I recently heard a female “old-timer” speaking about people in her life who just rub her the wrong way or grate on her nerves. She called them “spiritual sandpaper”. I’ve been thinking about that. Why do we sand wooden objects? It’s to remove bumpy, discolored, rough and splintery places by slowly, repeatedly wearing them down.
I don’t imagine that being sanded “feels good”. It’s an intrusive, even hurtful experience. The wood must lose parts of itself, little by little. The areas that require deep, repetitive sanding heat up, sometimes to the point that it burns the fingers of the person doing the sanding. But when it’s done, the piece is lovely to look at and pleasant to the touch. That is, until it gets used often enough that another sanding is due.
I don’t like to admit that I need sanding. I want my recovery to be in my control. I want to my readings, complete my sponsor’s assignments, go to meetings, say a prayer or two, and then sit back and reap the rewards of my efforts. But God knows that there are bumps and splintery parts in my character that can’t be removed by my own efforts alone. They require in-the-battlefield engagement.
How can I develop patience and tolerance unless I am confronted with annoying people? How can I learn forgiveness if no one offends me? How do I know how to manage my anger if no one ever ticks me off? How do I learn how to deal with life on life’s terms if everything revolves around my own comforts and desires?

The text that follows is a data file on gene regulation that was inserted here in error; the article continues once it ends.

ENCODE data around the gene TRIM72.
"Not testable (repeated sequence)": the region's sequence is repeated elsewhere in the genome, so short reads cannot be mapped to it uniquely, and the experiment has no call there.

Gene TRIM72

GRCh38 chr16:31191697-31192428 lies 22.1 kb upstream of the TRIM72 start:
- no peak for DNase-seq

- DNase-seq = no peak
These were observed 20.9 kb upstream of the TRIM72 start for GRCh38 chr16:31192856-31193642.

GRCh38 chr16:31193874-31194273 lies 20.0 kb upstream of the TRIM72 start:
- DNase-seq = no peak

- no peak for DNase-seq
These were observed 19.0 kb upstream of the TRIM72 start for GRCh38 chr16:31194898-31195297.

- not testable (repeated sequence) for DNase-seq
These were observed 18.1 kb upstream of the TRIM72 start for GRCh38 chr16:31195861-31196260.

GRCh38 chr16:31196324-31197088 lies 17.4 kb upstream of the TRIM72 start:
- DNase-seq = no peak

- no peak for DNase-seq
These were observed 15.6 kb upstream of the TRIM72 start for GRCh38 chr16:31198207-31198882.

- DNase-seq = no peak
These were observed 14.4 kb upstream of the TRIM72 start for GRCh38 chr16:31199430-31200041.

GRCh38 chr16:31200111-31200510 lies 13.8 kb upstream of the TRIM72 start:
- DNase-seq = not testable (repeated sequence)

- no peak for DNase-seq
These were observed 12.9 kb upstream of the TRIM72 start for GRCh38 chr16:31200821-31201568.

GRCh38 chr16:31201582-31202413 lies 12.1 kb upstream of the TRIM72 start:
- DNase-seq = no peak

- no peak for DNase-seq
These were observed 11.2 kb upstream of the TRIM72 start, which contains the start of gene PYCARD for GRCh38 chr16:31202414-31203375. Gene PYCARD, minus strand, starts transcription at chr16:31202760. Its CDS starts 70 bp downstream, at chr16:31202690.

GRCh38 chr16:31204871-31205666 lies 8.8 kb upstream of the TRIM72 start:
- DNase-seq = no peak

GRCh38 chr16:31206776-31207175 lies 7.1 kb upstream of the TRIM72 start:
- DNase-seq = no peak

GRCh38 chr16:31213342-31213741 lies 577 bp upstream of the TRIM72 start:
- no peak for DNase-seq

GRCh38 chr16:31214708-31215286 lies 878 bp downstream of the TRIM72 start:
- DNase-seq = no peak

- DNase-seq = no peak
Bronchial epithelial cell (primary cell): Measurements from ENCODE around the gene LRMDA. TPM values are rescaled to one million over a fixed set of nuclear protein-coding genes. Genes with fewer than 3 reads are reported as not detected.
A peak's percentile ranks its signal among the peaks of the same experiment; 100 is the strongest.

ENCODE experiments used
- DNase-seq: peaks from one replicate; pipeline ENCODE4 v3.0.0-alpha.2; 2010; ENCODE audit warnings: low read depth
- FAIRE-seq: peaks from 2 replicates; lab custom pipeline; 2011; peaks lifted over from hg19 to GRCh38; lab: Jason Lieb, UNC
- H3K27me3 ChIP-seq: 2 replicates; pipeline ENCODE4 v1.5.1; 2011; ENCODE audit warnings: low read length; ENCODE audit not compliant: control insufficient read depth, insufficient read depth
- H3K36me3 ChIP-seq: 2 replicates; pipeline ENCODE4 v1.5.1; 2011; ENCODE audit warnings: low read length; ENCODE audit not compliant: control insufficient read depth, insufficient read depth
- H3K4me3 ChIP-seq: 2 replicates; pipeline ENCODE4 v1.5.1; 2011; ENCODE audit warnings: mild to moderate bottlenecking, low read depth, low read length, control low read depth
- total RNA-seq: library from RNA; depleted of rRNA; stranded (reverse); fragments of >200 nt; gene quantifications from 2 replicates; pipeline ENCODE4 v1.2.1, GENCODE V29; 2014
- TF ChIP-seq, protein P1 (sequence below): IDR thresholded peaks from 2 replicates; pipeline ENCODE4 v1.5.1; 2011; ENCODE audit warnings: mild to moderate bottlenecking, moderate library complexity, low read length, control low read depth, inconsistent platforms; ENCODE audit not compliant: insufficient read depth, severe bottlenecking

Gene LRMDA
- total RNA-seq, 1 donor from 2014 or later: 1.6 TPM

Okay. So we know that in theory, we need some spiritual sanding in order to grow. But how do we handle it when we’re feeling grated and begin to heat up in the face of rasping people? Here is a short list of tools to reach for when the going gets rough. It’s not exhaustive, but it’s a good start. I’d love to hear of more ideas that have worked for you!
*Use the serenity prayer.
*Apply Rule 62: Don’t take yourself so seriously. How important is the situation in the long run, really?
*Pray for the offending person, that they would be blessed and know peace.
*Practice steps 1 through 3. “I am powerless over this person’s thoughts and actions. I believe that God has the power to bring sanity to the situation. I’ll do what I can to get out of his way and let him.”
*Thank God for the opportunity to practice the principles of recovery in all your affairs. Try to see it as a challenge to be the best you that you can be.
*Ask yourself, “Is it more important for me to be happy or for me to be right?”